ATA IMS Bhd, which is facing a split from its biggest client appliance maker Dyson over accusations of forced labour, says the claims of labour abuse are unjustified and unsubstantiated.
The company says it has engaged a prominent law firm, which it did not name in yesterday’s filing with Bursa Malaysia, to audit and investigate the allegations published by Reuters and made by some ATA employees, including foreign worker Dhan Kumar Limbu.
The company clarified the recent report with regard to Limbu, which was published on Nov 25, 2021.
“The company wishes to inform that the Johor police has issued a statement on Nov 27, 2021, stating that to date, it has not received any reports regarding the alleged physical abuse by the police of the aforesaid ATA worker.
“The company had also engaged a prominent law firm which conducted an independent audit. Based on its findings, the law firm concluded that the allegation made by the aforesaid worker is unjustified and unsubstantiated and unlikely to have taken place,” it said.
ATA IMS has also reiterated that it remains committed to ensuring the wellbeing of its local and foreign workforce as it delivers quality products and services to its customers in over 80 countries.
The filing with Bursa Malaysia is in response to the recent news report titled ‘Dyson splits with Malaysia supplier, stoking concern over migrant worker treatment’.
“ATA wishes to provide clarifications to the report, which it hopes will help readers to have a better perspective on ATA’s continuous and concerted efforts in addressing and improving its labour and social compliance standard and practices and ensuring positive business continuity.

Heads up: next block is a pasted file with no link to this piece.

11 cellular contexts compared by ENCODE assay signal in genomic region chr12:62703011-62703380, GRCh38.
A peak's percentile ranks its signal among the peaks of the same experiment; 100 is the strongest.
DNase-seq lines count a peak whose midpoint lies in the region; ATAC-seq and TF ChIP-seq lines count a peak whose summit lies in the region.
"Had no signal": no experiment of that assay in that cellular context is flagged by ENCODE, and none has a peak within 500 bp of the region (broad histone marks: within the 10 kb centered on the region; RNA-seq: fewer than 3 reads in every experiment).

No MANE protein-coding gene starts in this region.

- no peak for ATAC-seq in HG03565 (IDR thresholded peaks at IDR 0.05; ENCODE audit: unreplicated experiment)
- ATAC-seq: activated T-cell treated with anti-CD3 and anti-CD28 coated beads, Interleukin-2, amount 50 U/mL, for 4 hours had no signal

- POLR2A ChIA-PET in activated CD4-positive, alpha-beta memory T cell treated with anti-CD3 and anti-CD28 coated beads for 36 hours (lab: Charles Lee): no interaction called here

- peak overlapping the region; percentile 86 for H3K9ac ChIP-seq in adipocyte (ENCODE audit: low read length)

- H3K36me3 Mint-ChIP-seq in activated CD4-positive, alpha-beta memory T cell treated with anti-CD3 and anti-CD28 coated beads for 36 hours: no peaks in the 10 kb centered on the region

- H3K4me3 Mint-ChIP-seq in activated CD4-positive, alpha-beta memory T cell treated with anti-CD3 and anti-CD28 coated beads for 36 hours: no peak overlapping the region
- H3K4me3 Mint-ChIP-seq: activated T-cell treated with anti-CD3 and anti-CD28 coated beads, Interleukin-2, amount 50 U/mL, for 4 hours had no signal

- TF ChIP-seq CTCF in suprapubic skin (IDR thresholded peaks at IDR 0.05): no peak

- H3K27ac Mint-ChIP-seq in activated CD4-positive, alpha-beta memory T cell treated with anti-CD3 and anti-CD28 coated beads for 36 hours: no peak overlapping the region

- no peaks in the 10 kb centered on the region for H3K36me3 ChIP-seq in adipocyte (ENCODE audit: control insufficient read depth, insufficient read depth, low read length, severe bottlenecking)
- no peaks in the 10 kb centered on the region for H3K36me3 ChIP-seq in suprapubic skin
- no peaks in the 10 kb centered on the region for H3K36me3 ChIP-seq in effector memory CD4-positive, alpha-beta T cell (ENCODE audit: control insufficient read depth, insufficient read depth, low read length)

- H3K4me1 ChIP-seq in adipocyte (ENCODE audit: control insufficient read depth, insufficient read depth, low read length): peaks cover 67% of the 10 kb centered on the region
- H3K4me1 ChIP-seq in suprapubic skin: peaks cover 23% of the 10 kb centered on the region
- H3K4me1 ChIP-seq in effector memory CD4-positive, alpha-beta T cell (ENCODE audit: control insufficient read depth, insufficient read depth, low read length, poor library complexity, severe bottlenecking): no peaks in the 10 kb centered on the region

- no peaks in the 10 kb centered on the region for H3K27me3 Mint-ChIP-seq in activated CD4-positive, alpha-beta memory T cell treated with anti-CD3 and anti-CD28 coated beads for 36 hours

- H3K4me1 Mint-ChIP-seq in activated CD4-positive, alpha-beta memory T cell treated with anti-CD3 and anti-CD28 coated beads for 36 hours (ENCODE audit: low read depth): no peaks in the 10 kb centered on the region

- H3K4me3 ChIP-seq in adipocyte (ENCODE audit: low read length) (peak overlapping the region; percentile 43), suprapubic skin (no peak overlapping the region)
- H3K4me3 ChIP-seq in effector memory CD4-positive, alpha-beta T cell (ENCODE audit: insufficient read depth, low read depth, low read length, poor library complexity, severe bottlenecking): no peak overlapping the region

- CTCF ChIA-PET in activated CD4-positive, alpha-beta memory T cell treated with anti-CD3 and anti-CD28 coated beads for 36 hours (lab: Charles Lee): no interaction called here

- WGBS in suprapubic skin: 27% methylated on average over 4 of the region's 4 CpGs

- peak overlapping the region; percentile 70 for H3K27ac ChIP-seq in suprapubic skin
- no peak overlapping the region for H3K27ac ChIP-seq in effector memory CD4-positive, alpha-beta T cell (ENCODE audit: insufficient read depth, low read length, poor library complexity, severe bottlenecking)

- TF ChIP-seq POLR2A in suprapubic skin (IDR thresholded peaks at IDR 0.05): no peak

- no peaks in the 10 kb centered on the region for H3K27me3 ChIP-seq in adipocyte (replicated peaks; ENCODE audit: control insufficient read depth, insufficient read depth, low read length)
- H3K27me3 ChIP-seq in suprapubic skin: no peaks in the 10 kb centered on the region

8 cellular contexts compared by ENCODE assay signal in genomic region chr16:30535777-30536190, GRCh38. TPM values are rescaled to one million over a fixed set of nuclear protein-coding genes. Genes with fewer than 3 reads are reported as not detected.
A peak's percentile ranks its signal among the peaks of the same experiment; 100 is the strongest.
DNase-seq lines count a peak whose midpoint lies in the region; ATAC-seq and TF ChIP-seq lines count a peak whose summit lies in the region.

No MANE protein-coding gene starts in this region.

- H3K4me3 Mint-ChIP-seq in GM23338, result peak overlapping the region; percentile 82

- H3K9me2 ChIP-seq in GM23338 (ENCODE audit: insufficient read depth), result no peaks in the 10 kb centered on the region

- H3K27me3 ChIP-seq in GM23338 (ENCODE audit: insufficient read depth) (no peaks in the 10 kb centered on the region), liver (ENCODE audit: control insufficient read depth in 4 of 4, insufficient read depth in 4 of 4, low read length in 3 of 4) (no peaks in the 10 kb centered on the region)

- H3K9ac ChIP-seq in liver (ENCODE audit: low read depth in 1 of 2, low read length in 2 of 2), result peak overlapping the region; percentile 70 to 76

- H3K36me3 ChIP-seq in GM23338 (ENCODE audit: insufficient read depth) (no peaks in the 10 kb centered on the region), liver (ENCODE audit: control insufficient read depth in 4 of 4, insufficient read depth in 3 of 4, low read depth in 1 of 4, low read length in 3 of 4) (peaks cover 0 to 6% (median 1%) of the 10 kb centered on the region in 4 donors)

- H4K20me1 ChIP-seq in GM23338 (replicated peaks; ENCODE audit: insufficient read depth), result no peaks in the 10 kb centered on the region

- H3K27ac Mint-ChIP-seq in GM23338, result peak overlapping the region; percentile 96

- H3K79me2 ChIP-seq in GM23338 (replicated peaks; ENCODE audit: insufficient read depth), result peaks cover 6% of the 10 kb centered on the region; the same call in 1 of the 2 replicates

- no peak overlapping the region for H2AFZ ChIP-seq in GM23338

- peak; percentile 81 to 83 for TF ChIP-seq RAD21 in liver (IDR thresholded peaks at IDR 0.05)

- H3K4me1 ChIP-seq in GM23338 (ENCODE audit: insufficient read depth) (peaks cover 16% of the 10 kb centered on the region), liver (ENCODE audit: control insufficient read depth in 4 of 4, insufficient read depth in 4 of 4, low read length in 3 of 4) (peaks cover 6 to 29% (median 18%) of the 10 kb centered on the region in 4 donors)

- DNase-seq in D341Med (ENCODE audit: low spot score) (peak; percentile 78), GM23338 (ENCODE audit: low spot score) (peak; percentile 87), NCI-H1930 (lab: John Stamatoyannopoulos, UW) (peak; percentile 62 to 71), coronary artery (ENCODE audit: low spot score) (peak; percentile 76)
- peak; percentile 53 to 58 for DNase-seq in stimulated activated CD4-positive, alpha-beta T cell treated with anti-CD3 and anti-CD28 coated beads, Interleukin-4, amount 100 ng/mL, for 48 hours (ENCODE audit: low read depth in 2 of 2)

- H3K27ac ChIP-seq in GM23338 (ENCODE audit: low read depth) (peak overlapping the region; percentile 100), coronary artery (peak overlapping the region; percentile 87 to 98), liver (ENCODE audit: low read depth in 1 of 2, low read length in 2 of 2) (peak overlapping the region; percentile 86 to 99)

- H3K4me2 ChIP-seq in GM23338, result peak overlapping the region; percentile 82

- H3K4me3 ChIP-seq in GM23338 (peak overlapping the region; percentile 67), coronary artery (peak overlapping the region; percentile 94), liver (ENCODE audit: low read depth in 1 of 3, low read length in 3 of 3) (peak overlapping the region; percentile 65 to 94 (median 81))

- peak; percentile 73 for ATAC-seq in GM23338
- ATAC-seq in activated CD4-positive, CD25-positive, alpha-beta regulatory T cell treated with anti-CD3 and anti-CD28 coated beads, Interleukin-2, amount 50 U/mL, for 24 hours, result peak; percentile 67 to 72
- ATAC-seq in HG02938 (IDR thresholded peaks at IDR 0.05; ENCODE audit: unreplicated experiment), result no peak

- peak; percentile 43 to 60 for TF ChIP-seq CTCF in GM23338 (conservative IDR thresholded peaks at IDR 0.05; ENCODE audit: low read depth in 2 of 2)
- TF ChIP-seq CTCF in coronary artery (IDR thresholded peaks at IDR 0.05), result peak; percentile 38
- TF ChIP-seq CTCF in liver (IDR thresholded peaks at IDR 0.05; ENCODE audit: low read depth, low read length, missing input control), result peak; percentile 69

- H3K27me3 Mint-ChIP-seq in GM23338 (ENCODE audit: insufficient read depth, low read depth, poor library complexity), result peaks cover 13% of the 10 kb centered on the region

The company claims that workers who perform over time do it solely on a voluntary basis, which Reuters say is not the case based on its interview of several workers.
On Nov 29, ATA said it saw a summary of Dyson’s audit, which found poor living conditions, concerns of retaliation and unpaid allowances, among other issues. It described the findings as “non-conclusive” and said it was reviewing them.
ATA said the company’s company policy strictly adheres to Malaysian labour law, which permits up to 104 hours on normal working days in a month.
ATA also has a Corporate Social Responsibility (CSR) and Environmental, Social and Governance (ESG) compliance audit planned for December 2021.
“The company expects to pass this audit, validating its efforts in this area,” it said.
ATA is one of Malaysia’s top electronics manufacturing services providers supplying parts for Dyson that came to account for 80% of its revenue.
According to Reuters, ten current and former employees, and a former ATA executive, say the growth came with its mostly migrant workforce who were worked up to 15 hours a day, were often asked to skip rest days to keep up with demand, and were coached to hide true working and living conditions from labour inspectors and Dyson.
Source: Reuters and Bursa filing